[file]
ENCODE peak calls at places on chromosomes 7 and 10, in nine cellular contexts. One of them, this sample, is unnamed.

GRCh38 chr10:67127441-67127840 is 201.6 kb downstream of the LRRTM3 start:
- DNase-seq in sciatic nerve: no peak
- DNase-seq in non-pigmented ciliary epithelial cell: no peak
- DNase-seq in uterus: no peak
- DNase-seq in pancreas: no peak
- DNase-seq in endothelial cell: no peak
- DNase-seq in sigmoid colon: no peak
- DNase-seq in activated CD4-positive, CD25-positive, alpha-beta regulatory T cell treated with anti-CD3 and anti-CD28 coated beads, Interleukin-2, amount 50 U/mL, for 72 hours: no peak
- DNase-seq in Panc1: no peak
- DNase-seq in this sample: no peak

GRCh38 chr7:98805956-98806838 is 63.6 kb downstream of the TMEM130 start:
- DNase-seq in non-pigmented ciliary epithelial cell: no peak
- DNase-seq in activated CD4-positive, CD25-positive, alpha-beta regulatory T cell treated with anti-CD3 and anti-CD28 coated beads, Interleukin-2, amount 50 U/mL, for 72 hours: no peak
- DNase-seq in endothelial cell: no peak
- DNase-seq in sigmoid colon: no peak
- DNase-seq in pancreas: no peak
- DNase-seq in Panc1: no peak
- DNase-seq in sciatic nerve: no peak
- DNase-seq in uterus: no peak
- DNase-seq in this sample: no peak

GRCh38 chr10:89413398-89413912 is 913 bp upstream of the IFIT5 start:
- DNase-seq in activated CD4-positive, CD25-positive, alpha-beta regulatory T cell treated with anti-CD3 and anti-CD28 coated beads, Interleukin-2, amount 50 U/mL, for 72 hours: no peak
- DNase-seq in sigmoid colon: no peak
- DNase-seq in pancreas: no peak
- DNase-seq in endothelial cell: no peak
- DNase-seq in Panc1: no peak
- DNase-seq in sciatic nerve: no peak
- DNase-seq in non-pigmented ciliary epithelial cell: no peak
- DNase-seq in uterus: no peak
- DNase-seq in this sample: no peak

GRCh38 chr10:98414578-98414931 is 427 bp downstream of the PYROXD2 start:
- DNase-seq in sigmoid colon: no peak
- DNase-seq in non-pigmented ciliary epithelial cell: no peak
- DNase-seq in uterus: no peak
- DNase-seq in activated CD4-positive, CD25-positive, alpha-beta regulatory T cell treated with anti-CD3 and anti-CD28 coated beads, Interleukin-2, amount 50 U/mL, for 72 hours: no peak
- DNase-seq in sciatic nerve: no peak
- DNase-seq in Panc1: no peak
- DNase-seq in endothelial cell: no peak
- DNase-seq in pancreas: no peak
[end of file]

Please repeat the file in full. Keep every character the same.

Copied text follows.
ENCODE peak calls at places on chromosomes 7 and 10, in nine cellular contexts. One of them, this sample, is unnamed.

GRCh38 chr10:67127441-67127840 is 201.6 kb downstream of the LRRTM3 start:
- DNase-seq in sciatic nerve: no peak
- DNase-seq in non-pigmented ciliary epithelial cell: no peak
- DNase-seq in uterus: no peak
- DNase-seq in pancreas: no peak
- DNase-seq in endothelial cell: no peak
- DNase-seq in sigmoid colon: no peak
- DNase-seq in activated CD4-positive, CD25-positive, alpha-beta regulatory T cell treated with anti-CD3 and anti-CD28 coated beads, Interleukin-2, amount 50 U/mL, for 72 hours: no peak
- DNase-seq in Panc1: no peak
- DNase-seq in this sample: no peak

GRCh38 chr7:98805956-98806838 is 63.6 kb downstream of the TMEM130 start:
- DNase-seq in non-pigmented ciliary epithelial cell: no peak
- DNase-seq in activated CD4-positive, CD25-positive, alpha-beta regulatory T cell treated with anti-CD3 and anti-CD28 coated beads, Interleukin-2, amount 50 U/mL, for 72 hours: no peak
- DNase-seq in endothelial cell: no peak
- DNase-seq in sigmoid colon: no peak
- DNase-seq in pancreas: no peak
- DNase-seq in Panc1: no peak
- DNase-seq in sciatic nerve: no peak
- DNase-seq in uterus: no peak
- DNase-seq in this sample: no peak

GRCh38 chr10:89413398-89413912 is 913 bp upstream of the IFIT5 start:
- DNase-seq in activated CD4-positive, CD25-positive, alpha-beta regulatory T cell treated with anti-CD3 and anti-CD28 coated beads, Interleukin-2, amount 50 U/mL, for 72 hours: no peak
- DNase-seq in sigmoid colon: no peak
- DNase-seq in pancreas: no peak
- DNase-seq in endothelial cell: no peak
- DNase-seq in Panc1: no peak
- DNase-seq in sciatic nerve: no peak
- DNase-seq in non-pigmented ciliary epithelial cell: no peak
- DNase-seq in uterus: no peak
- DNase-seq in this sample: no peak

GRCh38 chr10:98414578-98414931 is 427 bp downstream of the PYROXD2 start:
- DNase-seq in sigmoid colon: no peak
- DNase-seq in non-pigmented ciliary epithelial cell: no peak
- DNase-seq in uterus: no peak
- DNase-seq in activated CD4-positive, CD25-positive, alpha-beta regulatory T cell treated with anti-CD3 and anti-CD28 coated beads, Interleukin-2, amount 50 U/mL, for 72 hours: no peak
- DNase-seq in sciatic nerve: no peak
- DNase-seq in Panc1: no peak
- DNase-seq in endothelial cell: no peak
- DNase-seq in pancreas: no peak